From DC Streets Blog
Believe it or not, in many U.S. states one of the biggest obstacles to active transportation is in the constitution.
Embedded in the constitutions of 22 U.S. states are bans on spending gas tax revenues and/or vehicle registration fees on anything but highways and bridges. That means no matter how much practical value a sidewalk, busway, or bike lane would add, those projects must go begging for funds.
Municipalities throughout the Denver area will soon be able to use gas tax revenues on projects like light rail expansion. Image: Captured Refractions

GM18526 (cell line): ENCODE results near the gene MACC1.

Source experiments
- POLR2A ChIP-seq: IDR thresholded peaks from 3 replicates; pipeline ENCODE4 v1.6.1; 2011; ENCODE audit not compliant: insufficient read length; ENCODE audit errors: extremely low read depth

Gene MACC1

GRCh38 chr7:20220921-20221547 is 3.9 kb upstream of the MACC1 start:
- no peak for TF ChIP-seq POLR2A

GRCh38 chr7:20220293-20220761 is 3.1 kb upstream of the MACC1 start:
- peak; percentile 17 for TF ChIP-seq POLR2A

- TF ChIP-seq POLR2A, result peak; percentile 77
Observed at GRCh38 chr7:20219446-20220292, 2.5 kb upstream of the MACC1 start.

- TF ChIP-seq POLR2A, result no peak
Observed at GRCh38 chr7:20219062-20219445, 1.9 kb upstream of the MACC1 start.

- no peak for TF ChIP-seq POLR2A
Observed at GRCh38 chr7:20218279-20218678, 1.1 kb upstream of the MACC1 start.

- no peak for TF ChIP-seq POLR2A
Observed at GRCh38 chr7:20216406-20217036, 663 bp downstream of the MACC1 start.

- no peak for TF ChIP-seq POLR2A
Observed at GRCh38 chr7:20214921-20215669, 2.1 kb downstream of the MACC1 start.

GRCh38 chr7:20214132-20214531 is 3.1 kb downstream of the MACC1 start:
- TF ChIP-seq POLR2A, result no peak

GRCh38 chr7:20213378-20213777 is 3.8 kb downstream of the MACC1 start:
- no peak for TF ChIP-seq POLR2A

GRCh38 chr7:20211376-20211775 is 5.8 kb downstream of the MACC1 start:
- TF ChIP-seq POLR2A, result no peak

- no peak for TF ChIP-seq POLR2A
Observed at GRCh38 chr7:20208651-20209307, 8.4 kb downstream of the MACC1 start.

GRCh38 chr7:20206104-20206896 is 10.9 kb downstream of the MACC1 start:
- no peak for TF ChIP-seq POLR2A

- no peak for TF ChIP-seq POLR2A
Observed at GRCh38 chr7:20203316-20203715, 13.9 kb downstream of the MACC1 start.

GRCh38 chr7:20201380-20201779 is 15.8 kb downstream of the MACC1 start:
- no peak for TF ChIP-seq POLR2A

But thanks to the efforts of a broad coalition in Colorado, the number of states with constitutional restrictions on sustainable transportation spending is about to fall to 21. Governor John Hickenlooper will sign a bill tomorrow that opens up $250 million a year in state gas tax revenue to walking, biking, and transit projects.